Spotify debutes on Wall Street with $30 billion bang


Spotify had an unusual initial public offering (IPO), unlike traditional IPOs, the Swedish tech company chose to not hire investment banks as underwriters.

The company will not be issuing new shares or seek to raise money through the process of going public. The IPO gives investors the opportunity to buy and sell shares in the Swedish music streaming service on the New York Stock Exchange’s first-ever direct floor listing. By choosing a direct listing, employees and longtime shareholders could sell the stock immediately whereas, for a typical IPO, they’d have to wait for the share lockup period to end, to sell their shares.


Even the start of their IPO had an unusual twist – the New York Stock Exchange raised the wrong flag outside their building. Under Spotify’s banner, two American flags and a Swiss flag hung for a few minutes before they changed it to the Swedish flag.


The stock opened at $165.90 per share, giving Spotify a market value of nearly $30 billion.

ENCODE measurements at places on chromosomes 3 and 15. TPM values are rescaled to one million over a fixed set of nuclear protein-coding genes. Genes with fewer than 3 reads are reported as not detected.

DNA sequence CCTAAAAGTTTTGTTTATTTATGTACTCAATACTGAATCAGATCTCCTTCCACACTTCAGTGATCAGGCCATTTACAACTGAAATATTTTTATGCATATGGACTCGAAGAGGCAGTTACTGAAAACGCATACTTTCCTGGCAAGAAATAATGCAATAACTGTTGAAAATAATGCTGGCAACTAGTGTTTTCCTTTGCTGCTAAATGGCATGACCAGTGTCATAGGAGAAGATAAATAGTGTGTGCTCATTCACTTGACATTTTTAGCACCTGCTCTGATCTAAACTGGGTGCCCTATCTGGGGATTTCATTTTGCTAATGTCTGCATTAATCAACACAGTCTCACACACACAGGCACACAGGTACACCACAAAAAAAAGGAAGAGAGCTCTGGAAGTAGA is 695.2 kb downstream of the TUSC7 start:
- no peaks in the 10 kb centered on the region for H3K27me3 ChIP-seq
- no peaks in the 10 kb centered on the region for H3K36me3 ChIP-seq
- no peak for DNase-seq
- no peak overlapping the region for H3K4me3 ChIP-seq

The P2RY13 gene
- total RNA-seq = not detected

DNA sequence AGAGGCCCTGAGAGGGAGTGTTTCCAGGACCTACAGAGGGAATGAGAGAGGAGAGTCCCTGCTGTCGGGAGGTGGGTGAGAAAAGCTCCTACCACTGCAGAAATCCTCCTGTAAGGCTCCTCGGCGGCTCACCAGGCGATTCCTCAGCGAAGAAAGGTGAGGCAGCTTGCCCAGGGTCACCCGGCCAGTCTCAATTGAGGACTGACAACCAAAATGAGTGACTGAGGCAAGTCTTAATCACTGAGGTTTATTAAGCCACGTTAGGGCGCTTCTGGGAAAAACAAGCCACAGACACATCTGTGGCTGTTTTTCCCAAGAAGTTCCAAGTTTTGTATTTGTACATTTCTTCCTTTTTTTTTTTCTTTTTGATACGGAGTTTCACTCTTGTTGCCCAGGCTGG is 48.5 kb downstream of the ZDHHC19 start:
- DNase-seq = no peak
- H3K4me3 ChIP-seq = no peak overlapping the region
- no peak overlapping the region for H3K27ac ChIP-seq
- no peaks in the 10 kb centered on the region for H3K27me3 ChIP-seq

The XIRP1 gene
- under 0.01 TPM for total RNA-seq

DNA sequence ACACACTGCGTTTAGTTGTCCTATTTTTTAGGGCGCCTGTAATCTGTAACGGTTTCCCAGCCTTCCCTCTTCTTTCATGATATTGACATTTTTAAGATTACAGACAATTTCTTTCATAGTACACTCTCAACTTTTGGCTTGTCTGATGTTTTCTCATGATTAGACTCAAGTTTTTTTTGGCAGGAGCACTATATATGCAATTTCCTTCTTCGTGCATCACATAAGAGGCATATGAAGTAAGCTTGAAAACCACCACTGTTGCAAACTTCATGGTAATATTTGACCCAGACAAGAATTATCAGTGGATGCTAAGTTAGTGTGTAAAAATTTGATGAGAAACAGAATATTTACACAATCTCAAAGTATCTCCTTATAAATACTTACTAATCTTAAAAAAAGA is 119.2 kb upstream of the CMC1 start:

Spotify’s market value makes the music-streaming company more valuable than many other popular internet companies, including Twitter ($21 billion); online storage company Dropbox ($13 billion) and Snap ($17 billion).  Spotify’s competitor, Pandora Media, has a market cap of $1.2 billion.

Spotify had 71 million paying users at the end of 2017, a raise from their 48 million paying users in 2016. The company’s monthly active users, which includes paid and free users, makes up for a total of 159 million.


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